My favorite poem in Bob Cooperman’s My Shtetl (Logan House, 2009) is “Machatonim,” his memory of attending a family reunion as a young boy and being approached and sloppily hugged by a distant relative. The poem begins:
A friend defines
that verbal mouthful
as “the extended family stretched
like a polite smile at a social
function you’d almost rather
be dead than have to attend.”
They’re the distant kin we’d greet
with, “It’s wonderful to see you again!”
and wonder afterwards, “Who
in God’s holy name was that?”
Everyone has experienced such a hug. It is the general appeal of the situation in this poem, and others like it, that makes these poems so readable and affecting, that allows us, whatever our heritage, to find ourselves and our own memories in the events and people and feelings described.
Cooperman tends towards short or medium-length poems. Most of the poems here fit individually on one page, so that each page of the collection encapsulates a discrete memory of a family personage or experience. As one reads these poems, individually, a page at a time, they take on a cumulative force, so that in the end one understands and feels the importance of these recollections. They are frequently poignant, often humorous, sometimes angry and biting.
My Shtetl is organized into sections, each with a loosely specific theme or focus. Many of the poems concern Cooperman’s parents, his memories of his father, who died decades ago, and of his mother, infirm but still living in NYC. He muses over the fact of his father’s departure from his life, and the prospect of his mother’s departure as well.
In Yiddish shtetl means my little village, or my home town. It’s a term that names Jewish settlements in Eastern Europe. Cooperman’s paternal grandparents immigrated from Poland, escaping the horrors of the Second World War, and in a quiet way Cooperman brings the impact of life in Poland, of the move to America, of the holocaust, into his own presentations of family memory and identity. Some commentators see the word Shtetl as associated with a sense of nostalgia, as something vanished forever. There is certainly nostalgia in these poems, not so much for a vanished way of life (one which in the literal sense Cooperman never experienced) as for a nearly vanished family existence. In writing about experiences from childhood, parents and other relatives, of people he knew when he was younger, Cooperman is indeed writing about a vanished reality, yet it’s a reality that is captured in his memory and embellished in the imaginative evocations in these poems.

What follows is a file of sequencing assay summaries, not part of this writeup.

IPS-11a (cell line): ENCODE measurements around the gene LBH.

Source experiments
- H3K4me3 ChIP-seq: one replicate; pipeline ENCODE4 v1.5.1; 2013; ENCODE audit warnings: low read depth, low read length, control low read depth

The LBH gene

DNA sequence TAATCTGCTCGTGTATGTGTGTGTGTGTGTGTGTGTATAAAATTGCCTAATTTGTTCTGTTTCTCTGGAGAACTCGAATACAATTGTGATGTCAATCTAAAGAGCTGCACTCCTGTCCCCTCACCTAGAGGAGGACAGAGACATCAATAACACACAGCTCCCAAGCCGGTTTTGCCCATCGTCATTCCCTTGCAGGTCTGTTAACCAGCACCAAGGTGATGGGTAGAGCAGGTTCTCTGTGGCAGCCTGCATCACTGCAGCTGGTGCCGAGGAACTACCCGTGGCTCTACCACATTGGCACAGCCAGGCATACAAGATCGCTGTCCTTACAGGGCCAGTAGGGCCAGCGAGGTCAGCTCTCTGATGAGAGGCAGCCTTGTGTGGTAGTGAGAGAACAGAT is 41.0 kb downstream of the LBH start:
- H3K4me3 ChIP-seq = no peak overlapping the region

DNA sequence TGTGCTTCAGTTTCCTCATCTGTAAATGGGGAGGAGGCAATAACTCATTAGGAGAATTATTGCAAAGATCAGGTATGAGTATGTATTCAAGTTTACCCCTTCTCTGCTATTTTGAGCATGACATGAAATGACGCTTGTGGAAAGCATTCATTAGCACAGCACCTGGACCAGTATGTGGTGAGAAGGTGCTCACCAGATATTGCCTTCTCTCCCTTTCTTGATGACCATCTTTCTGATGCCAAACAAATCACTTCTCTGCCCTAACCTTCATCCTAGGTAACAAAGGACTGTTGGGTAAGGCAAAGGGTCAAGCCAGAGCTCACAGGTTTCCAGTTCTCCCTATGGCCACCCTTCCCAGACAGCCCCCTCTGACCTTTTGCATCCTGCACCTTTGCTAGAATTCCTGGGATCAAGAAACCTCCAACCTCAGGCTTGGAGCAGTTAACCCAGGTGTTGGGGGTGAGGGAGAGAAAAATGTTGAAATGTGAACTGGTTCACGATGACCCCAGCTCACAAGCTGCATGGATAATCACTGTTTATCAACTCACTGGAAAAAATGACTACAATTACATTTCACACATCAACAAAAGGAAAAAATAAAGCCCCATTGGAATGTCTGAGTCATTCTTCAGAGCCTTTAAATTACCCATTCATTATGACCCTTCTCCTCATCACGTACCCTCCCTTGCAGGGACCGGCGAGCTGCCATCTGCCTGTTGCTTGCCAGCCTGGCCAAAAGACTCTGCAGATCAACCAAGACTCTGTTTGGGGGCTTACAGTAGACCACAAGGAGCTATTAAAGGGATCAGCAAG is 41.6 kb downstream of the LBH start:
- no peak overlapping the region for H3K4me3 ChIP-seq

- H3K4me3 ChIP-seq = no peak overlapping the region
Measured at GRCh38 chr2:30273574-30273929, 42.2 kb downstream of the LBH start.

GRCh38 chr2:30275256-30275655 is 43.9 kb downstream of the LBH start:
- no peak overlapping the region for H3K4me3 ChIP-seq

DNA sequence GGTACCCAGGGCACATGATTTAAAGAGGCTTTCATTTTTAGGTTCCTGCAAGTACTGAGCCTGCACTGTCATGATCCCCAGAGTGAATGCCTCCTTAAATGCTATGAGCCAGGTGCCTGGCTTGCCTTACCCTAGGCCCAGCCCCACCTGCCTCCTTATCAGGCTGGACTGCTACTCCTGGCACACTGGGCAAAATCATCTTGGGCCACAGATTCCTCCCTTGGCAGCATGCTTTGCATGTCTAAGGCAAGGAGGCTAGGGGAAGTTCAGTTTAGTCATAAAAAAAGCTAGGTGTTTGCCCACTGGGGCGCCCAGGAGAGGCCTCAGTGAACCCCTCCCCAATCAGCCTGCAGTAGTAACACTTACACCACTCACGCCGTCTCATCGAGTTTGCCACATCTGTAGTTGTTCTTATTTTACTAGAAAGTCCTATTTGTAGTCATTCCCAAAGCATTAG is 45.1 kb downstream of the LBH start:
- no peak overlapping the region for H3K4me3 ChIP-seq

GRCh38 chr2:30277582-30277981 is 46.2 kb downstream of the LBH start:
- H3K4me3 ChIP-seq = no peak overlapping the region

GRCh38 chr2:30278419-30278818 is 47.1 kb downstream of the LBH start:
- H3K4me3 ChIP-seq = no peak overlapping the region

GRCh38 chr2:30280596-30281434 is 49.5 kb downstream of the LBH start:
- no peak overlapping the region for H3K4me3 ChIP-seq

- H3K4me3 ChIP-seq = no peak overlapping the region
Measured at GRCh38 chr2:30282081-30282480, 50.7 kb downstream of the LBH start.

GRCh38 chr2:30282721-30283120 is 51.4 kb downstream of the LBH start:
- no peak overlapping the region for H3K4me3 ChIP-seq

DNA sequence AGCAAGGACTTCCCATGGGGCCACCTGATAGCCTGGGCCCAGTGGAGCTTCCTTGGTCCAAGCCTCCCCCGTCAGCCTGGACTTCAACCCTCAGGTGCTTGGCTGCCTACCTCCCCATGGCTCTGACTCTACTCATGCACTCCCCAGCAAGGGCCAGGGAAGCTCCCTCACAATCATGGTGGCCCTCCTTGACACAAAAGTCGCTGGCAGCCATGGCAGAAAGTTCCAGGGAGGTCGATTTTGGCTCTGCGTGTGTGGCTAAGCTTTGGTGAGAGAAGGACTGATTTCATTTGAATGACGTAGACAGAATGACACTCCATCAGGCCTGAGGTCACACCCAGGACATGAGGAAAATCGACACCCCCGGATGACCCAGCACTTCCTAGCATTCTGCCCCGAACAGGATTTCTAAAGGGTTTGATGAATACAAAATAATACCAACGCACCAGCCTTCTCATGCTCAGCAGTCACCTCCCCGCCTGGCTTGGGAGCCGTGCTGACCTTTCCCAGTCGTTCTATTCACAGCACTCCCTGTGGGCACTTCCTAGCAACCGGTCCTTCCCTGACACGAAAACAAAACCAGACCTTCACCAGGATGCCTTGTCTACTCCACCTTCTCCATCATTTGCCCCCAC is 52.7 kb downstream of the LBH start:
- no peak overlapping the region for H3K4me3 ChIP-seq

The poems in My Shtetl are infused with comedy, sadness, longing. By looking back to relatives, family, and early experiences, Cooperman defines himself in terms of his religious heritage and also in the broad terms of a shared experience of memory and loss that is the curse of all human experience. He touches on the shared nature of this experience in “What I Would Sing for the Romany,” where he seems torn between the English and American traditions of the ballads and songs he loves and the
my grandmother sang
to get me peacefully asleep:
a song of the Old Country.
She escaped with her life
and little else.
As with many of Cooperman’s other collections, his poetic biographies of Keats and Shelley, his collections set in the 19th-century Colorado mountains, even in his reminiscences of The Grateful Dead, whom he loves, the accumulative effect in My Shtetl is of a coherent narrative that is evocative, moving, powerful.
My Shtetl was named winner of the 2009 Holland Prize by the Logan House, given for the “best unpublished book of poetry in American English.” Cooperman lives in Denver, CO, with his wife Beth, a business professor at the University of Colorado/Denver.